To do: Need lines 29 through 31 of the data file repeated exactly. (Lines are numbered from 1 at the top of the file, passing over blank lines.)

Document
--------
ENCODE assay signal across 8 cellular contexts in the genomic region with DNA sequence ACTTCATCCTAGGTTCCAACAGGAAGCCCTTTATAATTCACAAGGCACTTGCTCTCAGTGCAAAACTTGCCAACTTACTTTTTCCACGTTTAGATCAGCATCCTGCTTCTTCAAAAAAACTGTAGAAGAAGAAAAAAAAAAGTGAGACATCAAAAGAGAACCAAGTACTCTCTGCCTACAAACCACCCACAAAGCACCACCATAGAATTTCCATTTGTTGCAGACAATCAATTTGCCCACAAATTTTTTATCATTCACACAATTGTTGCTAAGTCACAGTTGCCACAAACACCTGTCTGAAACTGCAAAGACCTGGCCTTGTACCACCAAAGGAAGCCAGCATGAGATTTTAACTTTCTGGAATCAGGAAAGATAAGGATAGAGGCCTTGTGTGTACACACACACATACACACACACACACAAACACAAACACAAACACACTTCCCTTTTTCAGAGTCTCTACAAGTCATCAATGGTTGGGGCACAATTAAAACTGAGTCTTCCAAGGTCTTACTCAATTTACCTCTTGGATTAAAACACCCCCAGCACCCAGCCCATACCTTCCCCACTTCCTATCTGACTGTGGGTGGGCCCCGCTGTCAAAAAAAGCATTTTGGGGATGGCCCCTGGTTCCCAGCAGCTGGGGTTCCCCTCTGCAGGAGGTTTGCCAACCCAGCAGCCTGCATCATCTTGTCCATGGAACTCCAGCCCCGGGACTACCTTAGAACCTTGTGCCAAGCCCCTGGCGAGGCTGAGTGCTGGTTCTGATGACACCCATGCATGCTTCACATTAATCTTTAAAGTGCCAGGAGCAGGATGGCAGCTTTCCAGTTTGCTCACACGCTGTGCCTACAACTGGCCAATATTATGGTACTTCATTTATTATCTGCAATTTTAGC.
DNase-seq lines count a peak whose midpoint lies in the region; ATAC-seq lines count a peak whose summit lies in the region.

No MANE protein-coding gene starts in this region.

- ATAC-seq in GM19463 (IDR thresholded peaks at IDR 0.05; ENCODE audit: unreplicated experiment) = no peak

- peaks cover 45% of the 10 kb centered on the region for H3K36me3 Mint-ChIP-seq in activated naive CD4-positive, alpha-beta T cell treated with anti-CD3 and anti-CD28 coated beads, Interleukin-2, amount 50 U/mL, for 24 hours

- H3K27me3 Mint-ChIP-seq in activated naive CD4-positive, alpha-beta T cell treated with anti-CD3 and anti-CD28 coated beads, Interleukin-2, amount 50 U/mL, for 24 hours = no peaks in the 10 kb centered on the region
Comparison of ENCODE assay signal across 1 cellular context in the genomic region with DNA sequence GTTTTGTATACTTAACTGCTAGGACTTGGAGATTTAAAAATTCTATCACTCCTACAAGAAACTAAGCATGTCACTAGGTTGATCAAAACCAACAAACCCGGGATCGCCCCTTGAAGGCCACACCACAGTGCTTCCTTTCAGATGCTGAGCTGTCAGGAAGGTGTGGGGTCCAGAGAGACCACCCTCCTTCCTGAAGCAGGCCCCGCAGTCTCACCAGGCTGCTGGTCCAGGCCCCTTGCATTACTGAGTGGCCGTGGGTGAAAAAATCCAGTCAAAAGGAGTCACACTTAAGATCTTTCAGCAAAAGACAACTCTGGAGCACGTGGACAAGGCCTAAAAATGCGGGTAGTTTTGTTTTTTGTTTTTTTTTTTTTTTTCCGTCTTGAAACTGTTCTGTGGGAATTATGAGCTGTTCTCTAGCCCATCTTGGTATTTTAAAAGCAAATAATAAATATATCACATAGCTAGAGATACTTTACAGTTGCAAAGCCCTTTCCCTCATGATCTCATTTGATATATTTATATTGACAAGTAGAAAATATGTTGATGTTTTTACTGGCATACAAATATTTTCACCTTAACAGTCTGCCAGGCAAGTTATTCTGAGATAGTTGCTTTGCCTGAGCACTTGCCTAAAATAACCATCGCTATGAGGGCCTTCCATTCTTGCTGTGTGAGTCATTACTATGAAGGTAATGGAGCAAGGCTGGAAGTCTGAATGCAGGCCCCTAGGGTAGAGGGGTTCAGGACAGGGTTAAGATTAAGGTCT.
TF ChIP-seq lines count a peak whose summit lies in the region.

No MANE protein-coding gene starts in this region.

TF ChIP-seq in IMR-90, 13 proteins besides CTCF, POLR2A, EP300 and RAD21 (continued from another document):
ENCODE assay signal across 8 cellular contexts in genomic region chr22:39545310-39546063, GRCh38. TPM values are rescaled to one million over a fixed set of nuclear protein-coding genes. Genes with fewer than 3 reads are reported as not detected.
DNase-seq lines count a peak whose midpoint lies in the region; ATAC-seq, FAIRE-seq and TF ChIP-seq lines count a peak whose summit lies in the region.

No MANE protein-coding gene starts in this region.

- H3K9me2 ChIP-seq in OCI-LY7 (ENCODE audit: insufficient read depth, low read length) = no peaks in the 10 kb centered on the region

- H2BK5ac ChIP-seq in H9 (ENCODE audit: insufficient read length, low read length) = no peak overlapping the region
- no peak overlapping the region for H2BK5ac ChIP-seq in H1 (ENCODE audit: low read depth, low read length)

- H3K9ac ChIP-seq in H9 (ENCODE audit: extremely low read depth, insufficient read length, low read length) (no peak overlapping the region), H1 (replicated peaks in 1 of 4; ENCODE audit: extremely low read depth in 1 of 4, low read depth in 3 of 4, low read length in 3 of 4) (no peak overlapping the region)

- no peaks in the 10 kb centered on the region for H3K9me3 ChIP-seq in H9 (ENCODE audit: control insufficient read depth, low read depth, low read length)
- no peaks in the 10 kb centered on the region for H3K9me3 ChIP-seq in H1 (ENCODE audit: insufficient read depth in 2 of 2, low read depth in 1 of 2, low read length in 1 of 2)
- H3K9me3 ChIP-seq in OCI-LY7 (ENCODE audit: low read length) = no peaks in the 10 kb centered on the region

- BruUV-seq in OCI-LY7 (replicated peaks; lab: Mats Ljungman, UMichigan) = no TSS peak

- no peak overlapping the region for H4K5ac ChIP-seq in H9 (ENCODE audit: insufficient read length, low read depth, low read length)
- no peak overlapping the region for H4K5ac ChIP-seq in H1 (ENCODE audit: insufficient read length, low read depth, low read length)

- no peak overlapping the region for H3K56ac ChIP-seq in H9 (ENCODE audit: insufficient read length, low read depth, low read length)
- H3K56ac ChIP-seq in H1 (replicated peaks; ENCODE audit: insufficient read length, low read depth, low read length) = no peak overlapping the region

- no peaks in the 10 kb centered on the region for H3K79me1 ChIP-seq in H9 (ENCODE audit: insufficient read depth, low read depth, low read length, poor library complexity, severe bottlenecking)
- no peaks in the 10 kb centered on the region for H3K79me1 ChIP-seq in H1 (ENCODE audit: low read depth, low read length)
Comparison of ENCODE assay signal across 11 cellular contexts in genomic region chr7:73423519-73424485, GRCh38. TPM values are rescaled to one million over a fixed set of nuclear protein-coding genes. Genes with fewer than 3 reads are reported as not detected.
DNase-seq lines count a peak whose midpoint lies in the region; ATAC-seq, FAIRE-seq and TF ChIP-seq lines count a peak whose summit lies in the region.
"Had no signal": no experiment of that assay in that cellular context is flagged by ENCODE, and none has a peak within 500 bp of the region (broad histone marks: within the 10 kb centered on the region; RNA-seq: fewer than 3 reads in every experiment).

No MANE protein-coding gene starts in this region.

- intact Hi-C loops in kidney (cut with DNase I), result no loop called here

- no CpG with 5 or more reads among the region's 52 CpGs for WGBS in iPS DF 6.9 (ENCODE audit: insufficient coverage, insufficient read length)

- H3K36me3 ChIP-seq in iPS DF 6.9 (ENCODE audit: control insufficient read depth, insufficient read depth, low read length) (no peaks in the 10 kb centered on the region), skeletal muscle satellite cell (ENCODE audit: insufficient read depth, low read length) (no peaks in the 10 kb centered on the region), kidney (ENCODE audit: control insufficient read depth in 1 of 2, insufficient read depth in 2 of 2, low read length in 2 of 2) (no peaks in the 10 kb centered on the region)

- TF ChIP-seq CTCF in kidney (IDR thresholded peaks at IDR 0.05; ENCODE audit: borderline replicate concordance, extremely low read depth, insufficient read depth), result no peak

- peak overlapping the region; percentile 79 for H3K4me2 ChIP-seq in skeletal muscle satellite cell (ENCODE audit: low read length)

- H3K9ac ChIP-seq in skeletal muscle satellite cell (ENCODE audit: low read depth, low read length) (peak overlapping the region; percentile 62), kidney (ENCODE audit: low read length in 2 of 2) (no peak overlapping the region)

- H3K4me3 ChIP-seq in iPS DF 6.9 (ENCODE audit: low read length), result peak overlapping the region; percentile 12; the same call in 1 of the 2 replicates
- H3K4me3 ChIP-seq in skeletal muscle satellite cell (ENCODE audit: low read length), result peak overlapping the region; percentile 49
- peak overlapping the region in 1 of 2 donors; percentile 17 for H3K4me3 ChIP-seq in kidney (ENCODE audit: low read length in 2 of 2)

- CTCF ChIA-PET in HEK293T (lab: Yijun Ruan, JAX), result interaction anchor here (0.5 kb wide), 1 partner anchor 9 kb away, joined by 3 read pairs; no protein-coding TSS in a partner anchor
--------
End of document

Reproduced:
DNase-seq lines count a peak whose midpoint lies in the region; ATAC-seq, FAIRE-seq and TF ChIP-seq lines count a peak whose summit lies in the region.
"Had no signal": no experiment of that assay in that cellular context is flagged by ENCODE, and none has a peak within 500 bp of the region (broad histone marks: within the 10 kb centered on the region; RNA-seq: fewer than 3 reads in every experiment).

No MANE protein-coding gene starts in this region.